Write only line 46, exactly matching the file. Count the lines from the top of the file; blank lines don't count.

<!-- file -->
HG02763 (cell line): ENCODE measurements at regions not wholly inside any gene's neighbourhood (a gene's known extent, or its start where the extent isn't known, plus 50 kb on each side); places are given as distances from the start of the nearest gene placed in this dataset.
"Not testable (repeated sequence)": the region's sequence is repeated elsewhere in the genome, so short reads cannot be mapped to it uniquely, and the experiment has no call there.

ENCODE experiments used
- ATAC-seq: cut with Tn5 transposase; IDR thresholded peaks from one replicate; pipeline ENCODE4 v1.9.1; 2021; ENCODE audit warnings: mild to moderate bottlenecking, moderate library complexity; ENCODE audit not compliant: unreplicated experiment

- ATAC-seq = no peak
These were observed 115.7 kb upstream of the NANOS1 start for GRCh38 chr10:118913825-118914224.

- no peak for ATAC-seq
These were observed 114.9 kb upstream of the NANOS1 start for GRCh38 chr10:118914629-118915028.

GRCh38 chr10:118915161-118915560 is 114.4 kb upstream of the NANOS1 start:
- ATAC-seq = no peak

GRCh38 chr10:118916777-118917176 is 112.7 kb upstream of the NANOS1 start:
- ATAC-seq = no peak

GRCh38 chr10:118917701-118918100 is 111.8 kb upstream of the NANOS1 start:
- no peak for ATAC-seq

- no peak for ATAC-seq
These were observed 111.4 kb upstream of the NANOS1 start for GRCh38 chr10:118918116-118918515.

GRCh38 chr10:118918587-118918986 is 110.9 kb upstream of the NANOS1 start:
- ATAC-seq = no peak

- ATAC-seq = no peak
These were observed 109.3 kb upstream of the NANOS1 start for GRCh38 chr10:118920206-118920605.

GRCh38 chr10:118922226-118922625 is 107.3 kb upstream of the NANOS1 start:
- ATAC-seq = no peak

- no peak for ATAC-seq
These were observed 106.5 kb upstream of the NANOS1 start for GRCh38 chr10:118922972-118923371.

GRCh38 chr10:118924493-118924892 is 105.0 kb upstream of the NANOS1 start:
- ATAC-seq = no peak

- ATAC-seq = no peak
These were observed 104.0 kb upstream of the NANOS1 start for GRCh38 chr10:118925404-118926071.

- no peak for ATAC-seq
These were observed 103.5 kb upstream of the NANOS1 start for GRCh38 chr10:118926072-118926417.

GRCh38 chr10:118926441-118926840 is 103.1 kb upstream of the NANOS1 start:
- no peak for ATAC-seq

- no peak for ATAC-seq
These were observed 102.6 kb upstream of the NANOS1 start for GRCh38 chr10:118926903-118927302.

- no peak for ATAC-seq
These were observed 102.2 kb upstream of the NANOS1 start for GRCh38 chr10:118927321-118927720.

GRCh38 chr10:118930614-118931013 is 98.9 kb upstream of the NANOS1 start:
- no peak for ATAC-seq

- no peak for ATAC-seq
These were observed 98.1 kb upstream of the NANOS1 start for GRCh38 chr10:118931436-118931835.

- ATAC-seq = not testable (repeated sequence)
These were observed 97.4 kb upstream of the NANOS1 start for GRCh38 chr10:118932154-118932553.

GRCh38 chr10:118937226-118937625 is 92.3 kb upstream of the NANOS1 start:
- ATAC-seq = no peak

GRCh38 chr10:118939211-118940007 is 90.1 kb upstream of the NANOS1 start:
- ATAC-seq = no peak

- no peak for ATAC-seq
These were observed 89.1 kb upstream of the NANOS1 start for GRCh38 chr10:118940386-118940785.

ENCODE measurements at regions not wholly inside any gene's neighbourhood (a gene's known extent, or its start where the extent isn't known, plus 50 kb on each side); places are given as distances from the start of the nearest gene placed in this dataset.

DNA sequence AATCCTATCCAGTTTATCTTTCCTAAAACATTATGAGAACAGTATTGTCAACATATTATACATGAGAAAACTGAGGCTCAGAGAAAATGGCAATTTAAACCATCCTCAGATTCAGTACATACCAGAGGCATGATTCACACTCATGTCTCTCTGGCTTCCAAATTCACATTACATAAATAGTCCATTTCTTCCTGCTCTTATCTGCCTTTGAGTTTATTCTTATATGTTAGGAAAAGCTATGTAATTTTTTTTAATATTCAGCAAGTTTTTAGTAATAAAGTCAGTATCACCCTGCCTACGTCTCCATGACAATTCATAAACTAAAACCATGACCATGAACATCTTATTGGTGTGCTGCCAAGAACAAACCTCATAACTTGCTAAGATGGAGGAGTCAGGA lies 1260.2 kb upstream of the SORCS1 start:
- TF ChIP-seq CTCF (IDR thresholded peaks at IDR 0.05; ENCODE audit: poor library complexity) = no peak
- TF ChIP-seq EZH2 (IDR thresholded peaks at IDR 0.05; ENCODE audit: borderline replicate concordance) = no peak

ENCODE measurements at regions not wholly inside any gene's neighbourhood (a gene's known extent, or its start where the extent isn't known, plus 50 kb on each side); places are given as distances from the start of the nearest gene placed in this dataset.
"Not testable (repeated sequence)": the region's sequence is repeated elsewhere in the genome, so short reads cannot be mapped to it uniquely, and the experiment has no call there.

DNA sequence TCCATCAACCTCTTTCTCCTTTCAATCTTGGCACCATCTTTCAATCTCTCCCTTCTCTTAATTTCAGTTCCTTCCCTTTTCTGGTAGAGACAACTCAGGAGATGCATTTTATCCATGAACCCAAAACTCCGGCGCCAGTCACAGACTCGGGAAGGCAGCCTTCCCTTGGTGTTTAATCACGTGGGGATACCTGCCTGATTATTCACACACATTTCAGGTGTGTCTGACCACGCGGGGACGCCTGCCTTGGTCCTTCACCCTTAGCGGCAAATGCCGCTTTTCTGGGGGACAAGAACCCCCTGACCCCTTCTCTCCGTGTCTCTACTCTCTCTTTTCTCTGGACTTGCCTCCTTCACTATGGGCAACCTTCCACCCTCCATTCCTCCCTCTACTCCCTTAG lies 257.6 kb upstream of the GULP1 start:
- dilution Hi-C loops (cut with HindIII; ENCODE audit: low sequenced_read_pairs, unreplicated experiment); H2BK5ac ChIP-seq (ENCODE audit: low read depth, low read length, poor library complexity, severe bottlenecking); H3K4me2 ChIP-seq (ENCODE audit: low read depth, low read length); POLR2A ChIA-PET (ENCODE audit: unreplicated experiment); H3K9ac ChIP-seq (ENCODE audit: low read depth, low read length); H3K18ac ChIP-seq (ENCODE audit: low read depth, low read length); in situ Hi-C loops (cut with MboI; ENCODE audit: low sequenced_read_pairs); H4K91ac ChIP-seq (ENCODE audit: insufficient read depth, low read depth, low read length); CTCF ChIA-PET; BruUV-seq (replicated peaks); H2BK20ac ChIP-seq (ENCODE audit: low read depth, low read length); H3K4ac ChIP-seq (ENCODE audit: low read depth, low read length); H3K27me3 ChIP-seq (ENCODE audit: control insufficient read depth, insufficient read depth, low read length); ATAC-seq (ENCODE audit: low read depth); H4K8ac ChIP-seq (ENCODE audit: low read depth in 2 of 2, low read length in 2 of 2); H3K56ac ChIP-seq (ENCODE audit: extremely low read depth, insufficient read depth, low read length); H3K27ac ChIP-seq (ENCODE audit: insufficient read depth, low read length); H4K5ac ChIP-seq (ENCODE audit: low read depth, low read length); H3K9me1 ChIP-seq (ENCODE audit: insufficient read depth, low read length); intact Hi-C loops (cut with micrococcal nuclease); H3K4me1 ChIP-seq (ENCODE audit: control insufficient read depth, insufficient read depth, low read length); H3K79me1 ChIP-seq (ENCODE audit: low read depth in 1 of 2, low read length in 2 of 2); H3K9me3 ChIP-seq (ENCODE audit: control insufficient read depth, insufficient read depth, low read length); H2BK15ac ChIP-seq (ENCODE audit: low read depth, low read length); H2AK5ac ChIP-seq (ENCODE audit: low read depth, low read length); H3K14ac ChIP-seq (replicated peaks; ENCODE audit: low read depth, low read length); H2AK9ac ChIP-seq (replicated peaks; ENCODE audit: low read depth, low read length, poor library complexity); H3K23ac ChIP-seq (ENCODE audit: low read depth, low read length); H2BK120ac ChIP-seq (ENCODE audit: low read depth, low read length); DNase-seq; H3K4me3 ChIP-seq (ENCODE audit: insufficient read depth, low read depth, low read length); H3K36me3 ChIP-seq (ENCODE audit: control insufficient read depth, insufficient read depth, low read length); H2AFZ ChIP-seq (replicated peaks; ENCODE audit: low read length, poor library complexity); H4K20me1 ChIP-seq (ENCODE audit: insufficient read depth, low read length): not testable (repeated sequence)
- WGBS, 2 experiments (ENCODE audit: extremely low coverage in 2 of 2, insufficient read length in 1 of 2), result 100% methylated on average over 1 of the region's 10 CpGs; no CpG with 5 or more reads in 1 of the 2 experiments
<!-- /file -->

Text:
- ATAC-seq = no peak